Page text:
We defined productivity as the number of young fledged per single nesting attempt. We considered any young alive at approximately 4 wk post-hatching as fledged and estimated the number of fledglings as the maximum number of young observed or captured at the burrow near that time. As there are no definitive methods for distinguishing among adult age classes in Burrowing Owls (Pyle 2008), we used minimum possible calendar years for assigning age to adults. For example, an individual first captured as a nesting adult was aged as after-hatch-year (AHY); in subsequent years, its age classification increased to after-second-year, after-third-year, and so on. Because of the owls' short life span, we believe that most individuals captured and banded for the first time as adults (AHY) were probably in their second or third calendar year. We had only a few individuals in the data set that were originally banded as nestlings and subsequently followed through life, so we placed all owls in one of two age classes as an index for assessing potential effect of age on patterns of breeding dispersal: (1) younger, if they were known or suspected to be 2–3 yr old, and (2) older, if they were known to be ≥4 yr old.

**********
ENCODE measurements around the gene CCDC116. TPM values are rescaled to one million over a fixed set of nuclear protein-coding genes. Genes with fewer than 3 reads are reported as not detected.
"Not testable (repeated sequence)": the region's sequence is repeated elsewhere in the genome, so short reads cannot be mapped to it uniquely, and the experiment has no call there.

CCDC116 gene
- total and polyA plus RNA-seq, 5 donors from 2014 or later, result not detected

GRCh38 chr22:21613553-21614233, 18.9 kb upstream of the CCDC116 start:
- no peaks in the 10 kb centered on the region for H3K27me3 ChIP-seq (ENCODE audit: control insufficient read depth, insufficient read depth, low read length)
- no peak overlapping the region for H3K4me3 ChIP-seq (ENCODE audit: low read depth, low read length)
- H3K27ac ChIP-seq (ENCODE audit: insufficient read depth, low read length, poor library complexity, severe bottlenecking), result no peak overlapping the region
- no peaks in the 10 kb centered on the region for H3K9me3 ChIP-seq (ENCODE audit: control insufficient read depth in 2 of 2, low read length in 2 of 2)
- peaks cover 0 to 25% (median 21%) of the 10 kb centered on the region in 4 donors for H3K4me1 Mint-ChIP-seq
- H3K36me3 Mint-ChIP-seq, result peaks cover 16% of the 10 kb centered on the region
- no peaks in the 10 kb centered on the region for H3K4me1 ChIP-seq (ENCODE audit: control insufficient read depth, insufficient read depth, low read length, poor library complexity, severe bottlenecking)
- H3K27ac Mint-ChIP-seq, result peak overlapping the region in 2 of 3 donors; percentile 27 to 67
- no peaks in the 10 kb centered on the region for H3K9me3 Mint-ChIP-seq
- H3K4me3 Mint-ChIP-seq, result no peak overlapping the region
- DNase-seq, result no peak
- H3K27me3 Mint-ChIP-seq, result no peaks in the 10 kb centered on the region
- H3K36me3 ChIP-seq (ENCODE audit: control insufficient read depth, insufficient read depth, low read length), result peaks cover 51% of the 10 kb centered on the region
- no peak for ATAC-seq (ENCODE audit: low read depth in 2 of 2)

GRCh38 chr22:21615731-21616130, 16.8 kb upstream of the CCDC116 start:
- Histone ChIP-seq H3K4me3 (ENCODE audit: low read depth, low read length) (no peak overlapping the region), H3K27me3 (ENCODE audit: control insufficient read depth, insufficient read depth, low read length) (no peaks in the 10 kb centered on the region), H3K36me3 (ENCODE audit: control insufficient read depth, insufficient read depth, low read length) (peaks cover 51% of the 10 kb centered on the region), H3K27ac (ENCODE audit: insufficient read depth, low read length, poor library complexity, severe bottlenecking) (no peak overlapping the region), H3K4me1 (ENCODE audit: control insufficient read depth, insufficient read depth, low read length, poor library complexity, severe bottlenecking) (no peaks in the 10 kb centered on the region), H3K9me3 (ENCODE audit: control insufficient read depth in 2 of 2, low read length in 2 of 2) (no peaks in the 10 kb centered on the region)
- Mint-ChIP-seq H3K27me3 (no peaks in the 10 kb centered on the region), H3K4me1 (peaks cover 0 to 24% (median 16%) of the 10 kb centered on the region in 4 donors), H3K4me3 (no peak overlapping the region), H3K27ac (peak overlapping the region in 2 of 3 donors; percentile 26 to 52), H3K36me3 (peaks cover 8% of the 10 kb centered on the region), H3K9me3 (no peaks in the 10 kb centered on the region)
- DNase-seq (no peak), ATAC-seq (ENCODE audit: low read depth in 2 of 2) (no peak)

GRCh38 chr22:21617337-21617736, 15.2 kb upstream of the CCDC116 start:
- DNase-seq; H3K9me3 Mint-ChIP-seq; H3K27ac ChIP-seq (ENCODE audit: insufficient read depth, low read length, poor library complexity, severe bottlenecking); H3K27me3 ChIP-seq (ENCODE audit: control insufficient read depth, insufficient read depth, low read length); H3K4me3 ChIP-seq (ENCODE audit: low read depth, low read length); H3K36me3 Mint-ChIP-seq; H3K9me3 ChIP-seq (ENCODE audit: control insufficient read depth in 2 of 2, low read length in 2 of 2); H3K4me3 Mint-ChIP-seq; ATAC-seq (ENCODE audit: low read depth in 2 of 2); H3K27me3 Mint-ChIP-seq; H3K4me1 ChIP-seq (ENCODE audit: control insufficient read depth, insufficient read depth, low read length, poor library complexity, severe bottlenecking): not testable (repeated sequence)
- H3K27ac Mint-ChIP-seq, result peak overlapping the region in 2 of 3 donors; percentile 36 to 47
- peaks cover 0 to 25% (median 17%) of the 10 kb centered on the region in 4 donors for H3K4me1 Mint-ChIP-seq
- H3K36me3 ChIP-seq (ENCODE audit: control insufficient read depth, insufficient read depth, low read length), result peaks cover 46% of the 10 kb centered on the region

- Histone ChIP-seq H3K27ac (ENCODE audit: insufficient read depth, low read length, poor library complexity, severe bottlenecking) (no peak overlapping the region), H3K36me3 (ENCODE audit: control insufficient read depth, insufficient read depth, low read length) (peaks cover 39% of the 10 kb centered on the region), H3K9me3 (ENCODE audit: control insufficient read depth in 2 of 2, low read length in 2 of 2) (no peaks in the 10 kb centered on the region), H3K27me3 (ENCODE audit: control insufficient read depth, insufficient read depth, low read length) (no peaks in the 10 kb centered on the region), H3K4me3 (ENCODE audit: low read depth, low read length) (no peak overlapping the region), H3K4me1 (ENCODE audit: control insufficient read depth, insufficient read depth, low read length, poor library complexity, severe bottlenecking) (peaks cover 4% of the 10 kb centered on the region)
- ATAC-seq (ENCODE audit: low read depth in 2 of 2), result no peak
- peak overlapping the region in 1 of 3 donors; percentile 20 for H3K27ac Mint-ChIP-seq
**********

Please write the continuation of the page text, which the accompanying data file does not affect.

Habitat Quality Indices. It is important to use multiple metrics when indirectly measuring habitat quality (Johnson 2007), so we used four proxies for the site quality of each nest burrow. First, we used proportional occupation, which was the number of years a burrow was occupied by nesting owls divided by the number of years it was available during a 7-yr span (yeart-3 to yeart+3). Second, burrow productivity was the total number of young fledged at a burrow divided by the number of years it was available during yeart-3 to yeart+3. We used a 7-yr moving window for both indices because sites were generally the same from one year to the next but sometimes exhibited great change over longer periods. We expected that better sites should be occupied more often (Linkhart and Reynolds 1997, Sergio and Newton 2003) and more young should be produced at better sites, so higher values indicate higher quality for both indices. Some evidence suggests that Burrowing Owls derive benefits from nesting close to irrigated agriculture (Moulton et al. 2005, Conway et al. 2006, Restani et al. 2008) and to other Burrowing Owls (Welty 2010), indicating that shorter distances to either may indicate a higher quality site. Thus, our third and fourth indices of site quality were distance (measured in a GIS) from the nest burrow to (1) the nearest irrigated agriculture, and (2) the closest neighboring Burrowing Owl nest.